Tag Archives: missing the point

Car Browsing Redux

2 Jun

A couple of weeks ago, I did a post about my experiences at three auto dealers when I went out car browsing – not shopping – browsing. I made it crystal clear to everyone and anyone I spoke with that I was not buying anything that day, and that I was sniffing around, kicking the tires, looking around at stuff. I was not, at that time, in the market to buy anything.

But I probably will be in a month or two. So I was narrowing down my choices.

I was very critical of Dave Smith Ford. The owner, Dave Smith, left a comment yesterday:

Mr. Bedenko,
As the owner of Dave Smith Ford, I have to say that I am extremely dismayed at your opinion of our Ford dealership. I feel compelled to defend myself, and my salesperson whom you refer to as “a bit pushy”.
I read what you wrote on your blog, and from what it sounds like my salesperson did exactly what any good salesperson should be expected to do. Assuming that is you didn’t come into the dealership looking for a new washing machine. To sum up your experience, if I may:

1. He introduced himself,
2. He tried to determine your wants/needs,
3. He demonstrated the product,
4. He asked you to buy the product.

I sincerely apologize for not being able to get together on an aggreeable price. Unfortunately, (to my dismay) it seems as if price negotiations and haggling will always be a part of my industry. But from the sounds of it, you never intended to purchase a Ford Flex from ANY Ford dealership.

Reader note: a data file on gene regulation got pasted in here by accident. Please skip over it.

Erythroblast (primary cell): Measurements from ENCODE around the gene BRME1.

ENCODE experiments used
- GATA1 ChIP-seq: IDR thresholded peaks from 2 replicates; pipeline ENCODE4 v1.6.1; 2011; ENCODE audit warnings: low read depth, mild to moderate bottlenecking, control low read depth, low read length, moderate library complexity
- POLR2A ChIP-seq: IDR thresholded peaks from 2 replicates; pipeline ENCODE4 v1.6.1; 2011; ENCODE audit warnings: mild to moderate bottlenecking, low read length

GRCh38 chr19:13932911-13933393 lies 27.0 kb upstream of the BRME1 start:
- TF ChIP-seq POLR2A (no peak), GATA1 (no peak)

As for the decor of our dealership, I have to thank you for your advice! We have been planning on updating our office furniture for quite some time. However, with the recent downturn in our industry, we thought it better to put such purchases on hold.

I can tell you that almost 80% of our business is repeat and referral. And our CSI scores are consistently above our peers. Obviously, we don’t have to have the biggest, and fanciest facility to have happy customers.
In closing, I would like to say that we, as well as the majority of dealers out there, have been a member of the Better Business Bureau for over 30 years, we give roughly $15,000 per year to our local charities, we pay close to $100,000 per year in school/property taxes, we pay over $100,000 per year in health insurance premiums, we pay over $50,000 per year in liability premiums (I thought I saw one of your readers say you are an attorney so I’m sure you know all about the pitfalls of our litigious society), and last but not least we are proud to employ 65 of the BEST people in the Western New York! Yours truly, Dave Smith.

Attaway to completely alienate a dissatisfied potential customer. Frankly, I’m shocked that anyone would defend the anachronistic and yes – pushy – experience I dealt with.

Mr. Smith, I told your salesman over and over again that I was just looking, that I was in the market for a vehicle and the Flex was on my radar screen, but I wanted to check it out. I told him several times that I wasn’t in the market to actually buy anything that day. He wasted my time. By the time you came back having driven my trade, I was ready to go. Instead, I’m so polite I let your salesguy start haggling with me over a car I had told him time and time again I wasn’t going to buy that day. What part of that don’t you understand?

As I mentioned to your salesperson, and in my earlier post, I’m preliminarily looking around, winnowing down the list of potential vehicles to buy. Want to know what I mean by pushy?